They love your product/service, they think you’ll be great at the helm or they are convinced there is a gap in the market for your proposition etc. There are a few reasons that come up time and time again though and here’s what they are:
They like you. Not only do they believe they will be able to get on with you, but – more importantly – they trust you can do what you say ie bring the company to profitability.
There’s not much competition. The sector you’re seeking to break into doesn’t pose much of a threat. As a result they believe there is a fair chance you really could be onto a winner.
It’s their specialist industry. As I mentioned before, many investors prefer to put their money into an industry/sector with which they’re familiar.
You’re located nearby. Some individuals understandably like to keep a close eye on their investment. To be able to do this they need the company to be located within driving distance.
Precise costings. The value of your company, your sales projections, how many orders you currently have – they’ll want to know all these statistics and preferably on paper (ie not just from what you say).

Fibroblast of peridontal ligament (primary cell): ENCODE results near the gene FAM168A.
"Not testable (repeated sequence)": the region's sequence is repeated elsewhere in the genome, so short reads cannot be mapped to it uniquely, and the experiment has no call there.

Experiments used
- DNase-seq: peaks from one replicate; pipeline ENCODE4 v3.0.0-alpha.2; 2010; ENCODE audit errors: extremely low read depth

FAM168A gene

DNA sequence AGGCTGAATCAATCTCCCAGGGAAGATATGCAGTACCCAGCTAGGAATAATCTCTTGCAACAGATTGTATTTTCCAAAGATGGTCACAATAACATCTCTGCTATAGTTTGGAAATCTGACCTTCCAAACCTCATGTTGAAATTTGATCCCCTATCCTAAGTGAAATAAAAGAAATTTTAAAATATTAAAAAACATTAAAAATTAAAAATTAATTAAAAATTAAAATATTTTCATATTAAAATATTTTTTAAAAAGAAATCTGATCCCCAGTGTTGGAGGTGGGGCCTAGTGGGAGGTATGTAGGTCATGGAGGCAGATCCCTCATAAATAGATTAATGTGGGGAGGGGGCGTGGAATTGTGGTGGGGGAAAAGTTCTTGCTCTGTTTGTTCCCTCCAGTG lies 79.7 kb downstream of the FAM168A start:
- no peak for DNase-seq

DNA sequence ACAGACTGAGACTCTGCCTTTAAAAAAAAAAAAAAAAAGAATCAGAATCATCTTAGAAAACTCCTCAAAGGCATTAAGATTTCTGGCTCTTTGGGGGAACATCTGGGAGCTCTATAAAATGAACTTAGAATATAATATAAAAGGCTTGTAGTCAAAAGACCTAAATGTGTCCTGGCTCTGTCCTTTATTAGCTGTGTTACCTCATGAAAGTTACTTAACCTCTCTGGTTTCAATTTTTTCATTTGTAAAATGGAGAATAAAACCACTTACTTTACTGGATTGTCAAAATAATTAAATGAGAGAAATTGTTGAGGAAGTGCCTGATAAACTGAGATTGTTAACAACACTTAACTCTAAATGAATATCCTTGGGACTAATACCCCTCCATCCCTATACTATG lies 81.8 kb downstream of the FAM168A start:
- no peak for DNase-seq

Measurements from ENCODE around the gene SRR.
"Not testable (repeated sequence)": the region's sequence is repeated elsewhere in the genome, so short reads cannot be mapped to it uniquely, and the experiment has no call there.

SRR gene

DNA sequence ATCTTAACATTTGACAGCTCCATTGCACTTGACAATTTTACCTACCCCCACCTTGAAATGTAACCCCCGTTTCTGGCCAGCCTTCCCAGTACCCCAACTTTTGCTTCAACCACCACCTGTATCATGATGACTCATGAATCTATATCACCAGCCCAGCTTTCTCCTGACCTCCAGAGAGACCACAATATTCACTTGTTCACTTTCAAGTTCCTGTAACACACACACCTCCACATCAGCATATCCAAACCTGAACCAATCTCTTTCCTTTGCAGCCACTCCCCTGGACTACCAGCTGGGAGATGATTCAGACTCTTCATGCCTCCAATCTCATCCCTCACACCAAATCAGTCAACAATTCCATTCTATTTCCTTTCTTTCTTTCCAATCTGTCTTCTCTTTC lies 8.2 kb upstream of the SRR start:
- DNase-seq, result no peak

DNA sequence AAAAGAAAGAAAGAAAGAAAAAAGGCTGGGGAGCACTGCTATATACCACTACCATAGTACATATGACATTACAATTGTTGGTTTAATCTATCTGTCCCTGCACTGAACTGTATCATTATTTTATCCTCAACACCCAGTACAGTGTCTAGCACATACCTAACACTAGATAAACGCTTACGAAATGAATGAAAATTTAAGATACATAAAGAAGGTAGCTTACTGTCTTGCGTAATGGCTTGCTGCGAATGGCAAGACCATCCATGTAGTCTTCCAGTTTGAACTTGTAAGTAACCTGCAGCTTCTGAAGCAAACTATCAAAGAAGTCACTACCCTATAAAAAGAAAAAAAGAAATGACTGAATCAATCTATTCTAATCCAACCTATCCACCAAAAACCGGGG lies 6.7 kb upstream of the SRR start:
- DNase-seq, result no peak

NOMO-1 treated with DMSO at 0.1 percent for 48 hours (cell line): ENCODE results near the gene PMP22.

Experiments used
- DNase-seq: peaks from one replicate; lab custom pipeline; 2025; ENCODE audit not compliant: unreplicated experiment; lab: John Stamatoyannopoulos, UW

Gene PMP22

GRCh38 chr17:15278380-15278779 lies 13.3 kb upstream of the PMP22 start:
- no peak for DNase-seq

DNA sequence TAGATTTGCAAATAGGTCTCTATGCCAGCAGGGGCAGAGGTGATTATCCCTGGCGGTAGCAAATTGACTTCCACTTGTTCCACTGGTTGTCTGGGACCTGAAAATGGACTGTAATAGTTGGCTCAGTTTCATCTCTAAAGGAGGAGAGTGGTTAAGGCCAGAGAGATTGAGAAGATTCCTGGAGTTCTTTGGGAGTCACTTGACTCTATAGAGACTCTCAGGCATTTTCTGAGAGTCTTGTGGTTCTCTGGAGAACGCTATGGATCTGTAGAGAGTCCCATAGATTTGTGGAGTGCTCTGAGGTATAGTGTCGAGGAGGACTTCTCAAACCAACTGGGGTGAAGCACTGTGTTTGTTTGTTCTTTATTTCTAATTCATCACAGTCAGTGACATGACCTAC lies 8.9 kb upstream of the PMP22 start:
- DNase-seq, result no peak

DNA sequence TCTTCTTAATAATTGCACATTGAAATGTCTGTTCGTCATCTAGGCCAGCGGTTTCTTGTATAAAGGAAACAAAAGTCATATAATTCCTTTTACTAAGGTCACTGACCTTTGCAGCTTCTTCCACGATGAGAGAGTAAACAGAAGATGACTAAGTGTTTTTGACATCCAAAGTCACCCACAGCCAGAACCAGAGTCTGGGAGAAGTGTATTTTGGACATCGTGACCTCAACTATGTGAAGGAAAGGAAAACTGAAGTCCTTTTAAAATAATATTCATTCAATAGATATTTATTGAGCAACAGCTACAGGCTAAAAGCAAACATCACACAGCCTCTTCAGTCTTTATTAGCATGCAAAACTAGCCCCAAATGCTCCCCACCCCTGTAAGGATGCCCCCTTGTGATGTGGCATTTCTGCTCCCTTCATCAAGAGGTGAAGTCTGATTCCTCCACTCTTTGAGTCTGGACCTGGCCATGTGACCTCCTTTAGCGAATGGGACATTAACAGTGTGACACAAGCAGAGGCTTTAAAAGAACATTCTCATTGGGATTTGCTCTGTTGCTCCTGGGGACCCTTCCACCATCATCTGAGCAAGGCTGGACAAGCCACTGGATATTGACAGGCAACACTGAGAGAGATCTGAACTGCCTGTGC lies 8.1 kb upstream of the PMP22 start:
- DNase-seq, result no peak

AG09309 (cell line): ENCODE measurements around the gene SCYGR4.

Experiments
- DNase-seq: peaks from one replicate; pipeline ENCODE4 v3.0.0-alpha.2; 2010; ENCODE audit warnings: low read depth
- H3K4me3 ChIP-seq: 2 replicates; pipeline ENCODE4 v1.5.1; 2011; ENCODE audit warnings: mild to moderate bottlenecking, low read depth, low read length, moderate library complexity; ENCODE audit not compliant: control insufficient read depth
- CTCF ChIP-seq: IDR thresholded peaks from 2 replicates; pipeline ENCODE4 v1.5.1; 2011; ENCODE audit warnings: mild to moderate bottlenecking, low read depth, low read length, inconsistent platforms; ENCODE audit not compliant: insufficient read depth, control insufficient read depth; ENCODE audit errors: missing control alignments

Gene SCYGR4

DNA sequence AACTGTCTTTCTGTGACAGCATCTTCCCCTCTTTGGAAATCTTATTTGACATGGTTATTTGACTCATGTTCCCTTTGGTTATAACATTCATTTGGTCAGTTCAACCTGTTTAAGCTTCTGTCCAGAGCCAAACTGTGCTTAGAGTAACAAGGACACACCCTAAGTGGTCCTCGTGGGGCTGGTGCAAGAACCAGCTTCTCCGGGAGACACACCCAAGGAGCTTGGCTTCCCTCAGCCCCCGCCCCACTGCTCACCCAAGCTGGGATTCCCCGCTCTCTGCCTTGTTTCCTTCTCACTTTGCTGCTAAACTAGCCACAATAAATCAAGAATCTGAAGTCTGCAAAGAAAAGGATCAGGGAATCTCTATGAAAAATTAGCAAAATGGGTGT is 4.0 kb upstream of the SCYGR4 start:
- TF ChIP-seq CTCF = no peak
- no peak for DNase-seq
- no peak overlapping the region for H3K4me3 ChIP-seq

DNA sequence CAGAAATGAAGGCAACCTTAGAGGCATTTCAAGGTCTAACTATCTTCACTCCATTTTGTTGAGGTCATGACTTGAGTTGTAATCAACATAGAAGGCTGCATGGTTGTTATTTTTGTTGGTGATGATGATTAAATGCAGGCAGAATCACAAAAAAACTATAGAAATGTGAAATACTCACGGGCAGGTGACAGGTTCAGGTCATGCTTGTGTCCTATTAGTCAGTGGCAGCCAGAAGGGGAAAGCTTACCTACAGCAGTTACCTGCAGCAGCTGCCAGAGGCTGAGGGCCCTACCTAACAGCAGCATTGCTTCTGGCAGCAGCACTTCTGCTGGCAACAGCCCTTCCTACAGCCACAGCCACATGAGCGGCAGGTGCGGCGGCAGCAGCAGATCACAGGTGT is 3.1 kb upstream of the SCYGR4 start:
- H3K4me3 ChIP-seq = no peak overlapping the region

A definite spending plan. What you’re going to actually do with the money whether you’ll be investing in staff, equipment, marketing etc.
Skills/talent quota. Who else will be working within your company and what skills do they bring to the table?
Knowledge. Will you be looking for the investor’s expertise? If so, will you take that into account when it comes to the cost of investing?
Investors are individuals but chances are several bullet points from the list above will be crucial to the potential investor you’re about to go and meet.
It’s always good to know where a funders concerns and interests lie and why they would be happy to hand over cash to a brand new venture. It’s never going to be something that they undertake lightly.
Raj Dhonata is a serial entrepreneur and investor in startup businesses